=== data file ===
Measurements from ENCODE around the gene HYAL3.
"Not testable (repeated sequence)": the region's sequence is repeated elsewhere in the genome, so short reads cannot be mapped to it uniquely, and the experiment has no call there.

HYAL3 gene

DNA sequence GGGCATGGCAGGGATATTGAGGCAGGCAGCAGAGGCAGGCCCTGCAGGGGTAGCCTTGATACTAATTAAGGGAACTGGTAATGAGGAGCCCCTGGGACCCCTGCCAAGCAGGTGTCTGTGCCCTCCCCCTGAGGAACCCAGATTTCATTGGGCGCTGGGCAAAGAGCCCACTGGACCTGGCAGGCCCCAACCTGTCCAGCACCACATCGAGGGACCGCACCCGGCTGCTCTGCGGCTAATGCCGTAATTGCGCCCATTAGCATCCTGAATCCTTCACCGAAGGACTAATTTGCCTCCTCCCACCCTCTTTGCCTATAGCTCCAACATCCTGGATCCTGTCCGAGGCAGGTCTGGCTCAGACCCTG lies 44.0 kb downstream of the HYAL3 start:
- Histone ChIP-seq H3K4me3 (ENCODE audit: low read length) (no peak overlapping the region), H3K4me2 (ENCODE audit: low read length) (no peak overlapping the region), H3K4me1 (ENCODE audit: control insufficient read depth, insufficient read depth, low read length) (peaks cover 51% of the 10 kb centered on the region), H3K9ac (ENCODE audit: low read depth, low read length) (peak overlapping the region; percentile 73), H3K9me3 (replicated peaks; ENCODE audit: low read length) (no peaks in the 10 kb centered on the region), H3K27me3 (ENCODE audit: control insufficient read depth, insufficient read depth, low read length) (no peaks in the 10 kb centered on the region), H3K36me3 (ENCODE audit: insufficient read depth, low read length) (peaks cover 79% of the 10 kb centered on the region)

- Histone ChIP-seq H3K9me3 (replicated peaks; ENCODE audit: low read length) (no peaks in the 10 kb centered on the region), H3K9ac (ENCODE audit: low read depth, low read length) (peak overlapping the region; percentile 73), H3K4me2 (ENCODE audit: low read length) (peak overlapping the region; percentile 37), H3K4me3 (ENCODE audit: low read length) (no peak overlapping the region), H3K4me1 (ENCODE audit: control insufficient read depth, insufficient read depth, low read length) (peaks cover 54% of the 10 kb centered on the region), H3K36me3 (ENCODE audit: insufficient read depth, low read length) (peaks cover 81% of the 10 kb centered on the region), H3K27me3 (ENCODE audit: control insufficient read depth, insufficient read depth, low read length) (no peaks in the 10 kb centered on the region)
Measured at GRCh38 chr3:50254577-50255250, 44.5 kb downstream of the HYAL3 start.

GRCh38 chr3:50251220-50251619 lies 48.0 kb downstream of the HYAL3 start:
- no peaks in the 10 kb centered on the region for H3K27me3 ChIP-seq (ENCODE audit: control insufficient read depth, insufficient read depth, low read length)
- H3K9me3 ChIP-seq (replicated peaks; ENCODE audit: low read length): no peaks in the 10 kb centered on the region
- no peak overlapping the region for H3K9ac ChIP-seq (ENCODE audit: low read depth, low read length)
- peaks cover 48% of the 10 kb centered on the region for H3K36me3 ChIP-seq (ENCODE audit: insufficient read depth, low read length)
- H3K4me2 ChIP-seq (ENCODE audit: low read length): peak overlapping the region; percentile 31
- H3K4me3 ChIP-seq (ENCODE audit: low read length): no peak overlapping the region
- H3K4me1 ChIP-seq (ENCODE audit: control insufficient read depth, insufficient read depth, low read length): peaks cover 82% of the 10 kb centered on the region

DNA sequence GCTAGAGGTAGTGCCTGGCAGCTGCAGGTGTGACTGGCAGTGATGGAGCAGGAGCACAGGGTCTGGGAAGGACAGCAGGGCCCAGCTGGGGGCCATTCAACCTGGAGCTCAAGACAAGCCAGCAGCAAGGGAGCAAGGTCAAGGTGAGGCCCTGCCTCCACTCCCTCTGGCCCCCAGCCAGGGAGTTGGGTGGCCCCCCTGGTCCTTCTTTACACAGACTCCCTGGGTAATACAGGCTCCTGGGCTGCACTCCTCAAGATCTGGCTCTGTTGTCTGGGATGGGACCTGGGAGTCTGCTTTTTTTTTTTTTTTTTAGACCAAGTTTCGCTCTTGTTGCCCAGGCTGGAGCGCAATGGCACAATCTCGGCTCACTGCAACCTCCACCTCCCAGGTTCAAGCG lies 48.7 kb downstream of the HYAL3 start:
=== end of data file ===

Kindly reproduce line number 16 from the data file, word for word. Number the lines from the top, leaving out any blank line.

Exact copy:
DNA sequence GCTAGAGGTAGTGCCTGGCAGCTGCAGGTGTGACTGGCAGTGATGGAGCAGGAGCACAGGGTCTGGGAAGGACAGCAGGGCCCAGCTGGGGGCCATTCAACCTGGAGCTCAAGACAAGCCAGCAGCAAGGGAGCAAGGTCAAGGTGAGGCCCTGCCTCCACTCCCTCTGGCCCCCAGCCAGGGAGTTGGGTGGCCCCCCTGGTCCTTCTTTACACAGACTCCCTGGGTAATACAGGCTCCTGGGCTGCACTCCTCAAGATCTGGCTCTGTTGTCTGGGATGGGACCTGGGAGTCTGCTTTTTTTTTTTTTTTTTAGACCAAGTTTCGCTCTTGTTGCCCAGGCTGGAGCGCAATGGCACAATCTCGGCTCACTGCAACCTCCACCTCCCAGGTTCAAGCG lies 48.7 kb downstream of the HYAL3 start: